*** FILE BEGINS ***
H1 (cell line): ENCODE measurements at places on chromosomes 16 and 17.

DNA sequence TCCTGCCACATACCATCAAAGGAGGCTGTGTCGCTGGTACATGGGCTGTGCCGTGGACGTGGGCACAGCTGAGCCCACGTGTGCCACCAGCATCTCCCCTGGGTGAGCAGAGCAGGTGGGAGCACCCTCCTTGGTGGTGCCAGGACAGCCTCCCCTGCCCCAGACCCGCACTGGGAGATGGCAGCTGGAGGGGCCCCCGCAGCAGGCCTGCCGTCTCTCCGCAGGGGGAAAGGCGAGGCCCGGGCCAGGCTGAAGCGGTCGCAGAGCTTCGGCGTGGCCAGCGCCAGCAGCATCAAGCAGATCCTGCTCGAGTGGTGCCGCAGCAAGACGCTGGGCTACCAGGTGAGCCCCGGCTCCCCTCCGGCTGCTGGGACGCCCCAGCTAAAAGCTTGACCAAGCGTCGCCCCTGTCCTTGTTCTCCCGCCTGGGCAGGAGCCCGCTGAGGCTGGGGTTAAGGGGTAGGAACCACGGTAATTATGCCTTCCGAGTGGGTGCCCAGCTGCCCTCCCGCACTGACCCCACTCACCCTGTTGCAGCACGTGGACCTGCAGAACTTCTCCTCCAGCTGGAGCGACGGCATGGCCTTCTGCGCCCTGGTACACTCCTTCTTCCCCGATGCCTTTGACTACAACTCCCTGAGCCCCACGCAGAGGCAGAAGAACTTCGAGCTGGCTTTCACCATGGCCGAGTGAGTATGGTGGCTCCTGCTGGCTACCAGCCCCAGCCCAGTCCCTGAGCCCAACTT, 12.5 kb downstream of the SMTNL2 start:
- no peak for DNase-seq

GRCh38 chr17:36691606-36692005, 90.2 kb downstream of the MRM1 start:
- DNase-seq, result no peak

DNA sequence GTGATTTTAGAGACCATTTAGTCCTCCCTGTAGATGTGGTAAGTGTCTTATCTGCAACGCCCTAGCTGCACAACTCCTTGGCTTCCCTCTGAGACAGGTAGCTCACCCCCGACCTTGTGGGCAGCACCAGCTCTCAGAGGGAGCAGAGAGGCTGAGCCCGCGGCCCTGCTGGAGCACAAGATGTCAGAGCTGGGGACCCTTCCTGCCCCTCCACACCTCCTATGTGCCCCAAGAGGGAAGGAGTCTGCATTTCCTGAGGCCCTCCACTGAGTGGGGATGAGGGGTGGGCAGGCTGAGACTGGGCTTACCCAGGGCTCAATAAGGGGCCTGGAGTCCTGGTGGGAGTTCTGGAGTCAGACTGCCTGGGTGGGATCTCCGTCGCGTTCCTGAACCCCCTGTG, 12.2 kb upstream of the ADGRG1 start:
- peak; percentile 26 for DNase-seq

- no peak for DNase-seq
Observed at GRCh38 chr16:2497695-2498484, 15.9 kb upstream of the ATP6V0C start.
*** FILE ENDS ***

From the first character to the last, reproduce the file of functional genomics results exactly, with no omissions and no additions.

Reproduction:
H1 (cell line): ENCODE measurements at places on chromosomes 16 and 17.

DNA sequence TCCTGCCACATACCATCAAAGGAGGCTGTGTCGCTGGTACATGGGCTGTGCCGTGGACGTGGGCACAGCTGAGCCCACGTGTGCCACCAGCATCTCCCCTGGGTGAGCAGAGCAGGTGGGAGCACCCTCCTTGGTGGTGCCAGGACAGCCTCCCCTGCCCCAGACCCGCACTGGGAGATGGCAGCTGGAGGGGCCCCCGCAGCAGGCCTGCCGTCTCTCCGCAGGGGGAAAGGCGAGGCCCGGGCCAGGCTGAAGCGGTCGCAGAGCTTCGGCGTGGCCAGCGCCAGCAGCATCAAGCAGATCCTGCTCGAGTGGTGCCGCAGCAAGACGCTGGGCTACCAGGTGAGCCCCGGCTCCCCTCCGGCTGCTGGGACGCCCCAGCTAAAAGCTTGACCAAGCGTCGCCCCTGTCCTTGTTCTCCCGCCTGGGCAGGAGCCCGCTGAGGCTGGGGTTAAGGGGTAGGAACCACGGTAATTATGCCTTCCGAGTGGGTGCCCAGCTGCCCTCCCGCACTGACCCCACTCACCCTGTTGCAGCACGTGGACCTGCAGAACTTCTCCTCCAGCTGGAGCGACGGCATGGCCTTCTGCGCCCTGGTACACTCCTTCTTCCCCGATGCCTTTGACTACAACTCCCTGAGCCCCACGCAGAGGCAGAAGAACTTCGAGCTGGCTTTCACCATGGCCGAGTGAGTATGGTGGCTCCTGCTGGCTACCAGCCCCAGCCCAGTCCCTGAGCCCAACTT, 12.5 kb downstream of the SMTNL2 start:
- no peak for DNase-seq

GRCh38 chr17:36691606-36692005, 90.2 kb downstream of the MRM1 start:
- DNase-seq, result no peak

DNA sequence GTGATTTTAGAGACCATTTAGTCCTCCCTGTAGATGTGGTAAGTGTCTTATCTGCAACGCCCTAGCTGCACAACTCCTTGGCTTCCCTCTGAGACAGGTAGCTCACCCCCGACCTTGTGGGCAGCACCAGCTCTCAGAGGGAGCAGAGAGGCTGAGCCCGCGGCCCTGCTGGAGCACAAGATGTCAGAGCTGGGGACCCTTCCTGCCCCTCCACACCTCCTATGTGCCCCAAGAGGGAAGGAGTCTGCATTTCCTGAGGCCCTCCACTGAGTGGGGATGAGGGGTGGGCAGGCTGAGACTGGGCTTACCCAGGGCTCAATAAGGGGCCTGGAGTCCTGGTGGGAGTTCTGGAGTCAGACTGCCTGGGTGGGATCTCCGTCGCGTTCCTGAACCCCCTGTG, 12.2 kb upstream of the ADGRG1 start:
- peak; percentile 26 for DNase-seq

- no peak for DNase-seq
Observed at GRCh38 chr16:2497695-2498484, 15.9 kb upstream of the ATP6V0C start.